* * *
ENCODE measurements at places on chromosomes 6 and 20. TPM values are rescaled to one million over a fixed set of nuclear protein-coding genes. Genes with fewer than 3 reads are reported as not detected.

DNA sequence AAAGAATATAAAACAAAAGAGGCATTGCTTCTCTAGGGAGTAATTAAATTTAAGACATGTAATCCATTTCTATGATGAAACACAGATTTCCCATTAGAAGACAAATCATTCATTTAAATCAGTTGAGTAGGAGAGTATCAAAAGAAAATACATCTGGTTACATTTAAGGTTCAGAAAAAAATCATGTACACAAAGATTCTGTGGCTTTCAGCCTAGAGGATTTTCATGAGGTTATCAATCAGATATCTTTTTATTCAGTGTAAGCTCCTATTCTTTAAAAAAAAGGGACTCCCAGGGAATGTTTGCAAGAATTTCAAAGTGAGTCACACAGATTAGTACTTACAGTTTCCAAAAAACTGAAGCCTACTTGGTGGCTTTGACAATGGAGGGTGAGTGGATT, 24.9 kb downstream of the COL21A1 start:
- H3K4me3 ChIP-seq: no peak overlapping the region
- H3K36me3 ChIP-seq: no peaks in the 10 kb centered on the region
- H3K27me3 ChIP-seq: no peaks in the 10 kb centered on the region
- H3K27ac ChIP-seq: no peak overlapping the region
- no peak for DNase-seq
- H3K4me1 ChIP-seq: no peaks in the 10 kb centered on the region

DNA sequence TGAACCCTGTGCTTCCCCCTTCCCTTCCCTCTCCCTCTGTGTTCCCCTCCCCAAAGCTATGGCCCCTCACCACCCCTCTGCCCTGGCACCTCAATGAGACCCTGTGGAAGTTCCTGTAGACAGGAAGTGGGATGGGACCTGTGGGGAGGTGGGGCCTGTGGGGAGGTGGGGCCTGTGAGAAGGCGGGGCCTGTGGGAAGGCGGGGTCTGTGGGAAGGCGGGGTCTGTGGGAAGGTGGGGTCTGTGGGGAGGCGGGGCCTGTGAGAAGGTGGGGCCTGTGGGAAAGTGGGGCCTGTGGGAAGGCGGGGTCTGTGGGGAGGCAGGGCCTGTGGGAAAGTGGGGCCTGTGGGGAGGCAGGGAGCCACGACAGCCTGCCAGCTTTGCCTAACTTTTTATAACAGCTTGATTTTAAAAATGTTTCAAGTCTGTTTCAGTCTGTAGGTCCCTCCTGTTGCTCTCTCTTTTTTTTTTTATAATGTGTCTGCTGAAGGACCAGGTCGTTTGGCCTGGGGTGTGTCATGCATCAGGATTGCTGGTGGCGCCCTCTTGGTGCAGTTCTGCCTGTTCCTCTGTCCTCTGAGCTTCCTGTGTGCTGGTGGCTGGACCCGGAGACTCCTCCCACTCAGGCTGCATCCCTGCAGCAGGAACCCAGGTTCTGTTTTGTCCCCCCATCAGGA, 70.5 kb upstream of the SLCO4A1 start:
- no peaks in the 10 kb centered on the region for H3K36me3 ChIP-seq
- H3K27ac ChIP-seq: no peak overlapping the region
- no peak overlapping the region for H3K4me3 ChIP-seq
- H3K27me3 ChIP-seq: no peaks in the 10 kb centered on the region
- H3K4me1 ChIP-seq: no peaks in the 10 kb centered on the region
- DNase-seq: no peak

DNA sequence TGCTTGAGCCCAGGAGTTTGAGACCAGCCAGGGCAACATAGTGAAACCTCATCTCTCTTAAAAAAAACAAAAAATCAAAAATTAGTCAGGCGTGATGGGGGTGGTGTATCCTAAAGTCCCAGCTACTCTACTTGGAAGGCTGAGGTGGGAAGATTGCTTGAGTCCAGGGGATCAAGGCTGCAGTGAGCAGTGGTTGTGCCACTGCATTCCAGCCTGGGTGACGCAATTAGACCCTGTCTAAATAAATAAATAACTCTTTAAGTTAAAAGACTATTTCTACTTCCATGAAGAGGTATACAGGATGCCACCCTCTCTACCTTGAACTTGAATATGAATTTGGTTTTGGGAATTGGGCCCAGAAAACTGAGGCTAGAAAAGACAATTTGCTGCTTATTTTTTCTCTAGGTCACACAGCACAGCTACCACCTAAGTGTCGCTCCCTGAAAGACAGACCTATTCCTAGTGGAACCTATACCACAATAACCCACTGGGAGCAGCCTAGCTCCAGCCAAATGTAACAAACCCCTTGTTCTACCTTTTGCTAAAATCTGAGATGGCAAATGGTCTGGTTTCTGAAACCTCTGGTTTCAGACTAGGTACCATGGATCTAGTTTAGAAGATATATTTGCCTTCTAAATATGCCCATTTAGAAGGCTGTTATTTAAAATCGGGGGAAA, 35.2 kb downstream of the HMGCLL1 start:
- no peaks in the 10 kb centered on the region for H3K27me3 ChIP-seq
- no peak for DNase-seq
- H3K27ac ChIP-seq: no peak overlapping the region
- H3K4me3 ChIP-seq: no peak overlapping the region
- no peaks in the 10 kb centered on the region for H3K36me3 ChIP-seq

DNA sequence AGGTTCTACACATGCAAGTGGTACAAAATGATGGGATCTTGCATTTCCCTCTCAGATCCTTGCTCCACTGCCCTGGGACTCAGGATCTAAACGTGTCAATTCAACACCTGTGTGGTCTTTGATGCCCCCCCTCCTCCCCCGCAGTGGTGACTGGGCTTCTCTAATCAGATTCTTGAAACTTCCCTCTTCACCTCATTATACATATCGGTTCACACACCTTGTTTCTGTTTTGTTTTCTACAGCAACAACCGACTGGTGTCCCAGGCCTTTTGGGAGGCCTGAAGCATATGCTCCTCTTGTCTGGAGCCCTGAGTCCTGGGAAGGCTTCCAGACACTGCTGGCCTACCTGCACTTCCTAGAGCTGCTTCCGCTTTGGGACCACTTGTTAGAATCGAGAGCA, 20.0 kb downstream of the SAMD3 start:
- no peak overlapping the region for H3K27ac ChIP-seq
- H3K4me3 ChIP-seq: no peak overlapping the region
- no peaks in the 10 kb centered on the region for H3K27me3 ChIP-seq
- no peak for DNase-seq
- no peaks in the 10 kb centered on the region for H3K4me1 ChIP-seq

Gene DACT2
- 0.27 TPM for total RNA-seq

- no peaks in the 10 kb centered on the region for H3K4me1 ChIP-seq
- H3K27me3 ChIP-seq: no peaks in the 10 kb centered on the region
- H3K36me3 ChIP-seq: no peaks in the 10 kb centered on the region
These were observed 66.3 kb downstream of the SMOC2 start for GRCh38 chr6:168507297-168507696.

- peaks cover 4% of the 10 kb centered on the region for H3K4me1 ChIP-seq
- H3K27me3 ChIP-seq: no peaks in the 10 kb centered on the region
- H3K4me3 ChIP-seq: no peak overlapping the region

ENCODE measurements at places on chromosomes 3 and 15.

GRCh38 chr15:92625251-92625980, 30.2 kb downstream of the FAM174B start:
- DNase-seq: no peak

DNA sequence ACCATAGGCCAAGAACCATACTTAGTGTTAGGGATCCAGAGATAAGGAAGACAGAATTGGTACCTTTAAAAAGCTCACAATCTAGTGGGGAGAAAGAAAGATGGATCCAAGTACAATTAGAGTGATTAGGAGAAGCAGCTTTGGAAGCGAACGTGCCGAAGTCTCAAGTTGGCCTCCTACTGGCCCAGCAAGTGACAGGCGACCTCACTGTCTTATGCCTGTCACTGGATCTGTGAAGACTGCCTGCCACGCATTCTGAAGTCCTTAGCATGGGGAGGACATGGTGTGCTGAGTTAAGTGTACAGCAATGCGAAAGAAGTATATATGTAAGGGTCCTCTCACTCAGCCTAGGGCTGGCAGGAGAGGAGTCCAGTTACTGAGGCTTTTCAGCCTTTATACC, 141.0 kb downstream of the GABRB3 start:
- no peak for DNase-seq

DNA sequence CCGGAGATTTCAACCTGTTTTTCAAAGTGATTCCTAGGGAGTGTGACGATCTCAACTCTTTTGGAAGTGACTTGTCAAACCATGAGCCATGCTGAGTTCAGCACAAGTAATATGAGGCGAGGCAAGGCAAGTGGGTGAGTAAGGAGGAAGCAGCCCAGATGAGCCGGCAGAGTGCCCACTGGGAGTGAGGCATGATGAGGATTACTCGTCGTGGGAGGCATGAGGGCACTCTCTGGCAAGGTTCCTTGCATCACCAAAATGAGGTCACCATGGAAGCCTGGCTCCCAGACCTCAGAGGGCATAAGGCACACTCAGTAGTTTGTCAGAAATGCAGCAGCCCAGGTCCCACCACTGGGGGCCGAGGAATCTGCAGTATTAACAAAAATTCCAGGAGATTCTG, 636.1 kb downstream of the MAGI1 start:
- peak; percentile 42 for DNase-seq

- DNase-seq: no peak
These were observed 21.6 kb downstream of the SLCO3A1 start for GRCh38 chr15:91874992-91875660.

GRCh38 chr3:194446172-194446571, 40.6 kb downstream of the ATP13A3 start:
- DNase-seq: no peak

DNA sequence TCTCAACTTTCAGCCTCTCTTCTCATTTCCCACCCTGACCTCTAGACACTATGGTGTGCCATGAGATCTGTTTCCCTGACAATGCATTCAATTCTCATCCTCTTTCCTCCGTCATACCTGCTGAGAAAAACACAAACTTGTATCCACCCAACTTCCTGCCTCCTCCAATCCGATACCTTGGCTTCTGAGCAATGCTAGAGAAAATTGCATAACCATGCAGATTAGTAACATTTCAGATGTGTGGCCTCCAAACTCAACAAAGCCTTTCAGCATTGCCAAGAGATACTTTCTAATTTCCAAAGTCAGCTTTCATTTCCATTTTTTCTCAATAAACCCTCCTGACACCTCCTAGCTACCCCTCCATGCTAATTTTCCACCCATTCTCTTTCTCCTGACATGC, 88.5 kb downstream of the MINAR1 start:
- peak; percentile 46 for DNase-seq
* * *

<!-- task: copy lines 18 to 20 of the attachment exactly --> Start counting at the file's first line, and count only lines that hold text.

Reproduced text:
- no peak for DNase-seq
- H3K27ac ChIP-seq: no peak overlapping the region
- H3K4me3 ChIP-seq: no peak overlapping the region